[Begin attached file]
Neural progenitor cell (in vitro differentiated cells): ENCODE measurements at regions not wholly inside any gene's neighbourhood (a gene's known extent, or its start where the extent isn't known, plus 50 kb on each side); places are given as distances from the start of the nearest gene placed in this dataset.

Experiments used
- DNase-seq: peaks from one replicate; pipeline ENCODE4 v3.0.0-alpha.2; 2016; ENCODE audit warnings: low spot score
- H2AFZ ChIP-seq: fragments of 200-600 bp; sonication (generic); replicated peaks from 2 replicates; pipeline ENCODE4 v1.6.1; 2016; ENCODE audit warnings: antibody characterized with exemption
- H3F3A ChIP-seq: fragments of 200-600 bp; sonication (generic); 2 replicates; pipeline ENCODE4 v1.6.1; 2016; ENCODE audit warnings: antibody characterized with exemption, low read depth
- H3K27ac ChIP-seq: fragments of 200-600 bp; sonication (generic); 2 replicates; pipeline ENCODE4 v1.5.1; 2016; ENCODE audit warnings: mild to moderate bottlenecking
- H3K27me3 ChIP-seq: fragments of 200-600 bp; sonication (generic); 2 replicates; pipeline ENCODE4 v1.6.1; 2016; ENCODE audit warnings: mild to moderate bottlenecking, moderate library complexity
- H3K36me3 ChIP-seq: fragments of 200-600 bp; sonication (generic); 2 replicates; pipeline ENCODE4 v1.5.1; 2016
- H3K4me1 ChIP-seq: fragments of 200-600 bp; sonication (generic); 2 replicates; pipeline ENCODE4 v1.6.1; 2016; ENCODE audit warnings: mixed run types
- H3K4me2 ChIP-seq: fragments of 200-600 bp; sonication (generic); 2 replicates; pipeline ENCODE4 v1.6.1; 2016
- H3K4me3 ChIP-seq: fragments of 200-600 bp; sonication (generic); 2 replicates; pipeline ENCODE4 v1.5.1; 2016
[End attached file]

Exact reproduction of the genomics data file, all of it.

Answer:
Neural progenitor cell (in vitro differentiated cells): ENCODE measurements at regions not wholly inside any gene's neighbourhood (a gene's known extent, or its start where the extent isn't known, plus 50 kb on each side); places are given as distances from the start of the nearest gene placed in this dataset.

Experiments used
- DNase-seq: peaks from one replicate; pipeline ENCODE4 v3.0.0-alpha.2; 2016; ENCODE audit warnings: low spot score
- H2AFZ ChIP-seq: fragments of 200-600 bp; sonication (generic); replicated peaks from 2 replicates; pipeline ENCODE4 v1.6.1; 2016; ENCODE audit warnings: antibody characterized with exemption
- H3F3A ChIP-seq: fragments of 200-600 bp; sonication (generic); 2 replicates; pipeline ENCODE4 v1.6.1; 2016; ENCODE audit warnings: antibody characterized with exemption, low read depth
- H3K27ac ChIP-seq: fragments of 200-600 bp; sonication (generic); 2 replicates; pipeline ENCODE4 v1.5.1; 2016; ENCODE audit warnings: mild to moderate bottlenecking
- H3K27me3 ChIP-seq: fragments of 200-600 bp; sonication (generic); 2 replicates; pipeline ENCODE4 v1.6.1; 2016; ENCODE audit warnings: mild to moderate bottlenecking, moderate library complexity
- H3K36me3 ChIP-seq: fragments of 200-600 bp; sonication (generic); 2 replicates; pipeline ENCODE4 v1.5.1; 2016
- H3K4me1 ChIP-seq: fragments of 200-600 bp; sonication (generic); 2 replicates; pipeline ENCODE4 v1.6.1; 2016; ENCODE audit warnings: mixed run types
- H3K4me2 ChIP-seq: fragments of 200-600 bp; sonication (generic); 2 replicates; pipeline ENCODE4 v1.6.1; 2016
- H3K4me3 ChIP-seq: fragments of 200-600 bp; sonication (generic); 2 replicates; pipeline ENCODE4 v1.5.1; 2016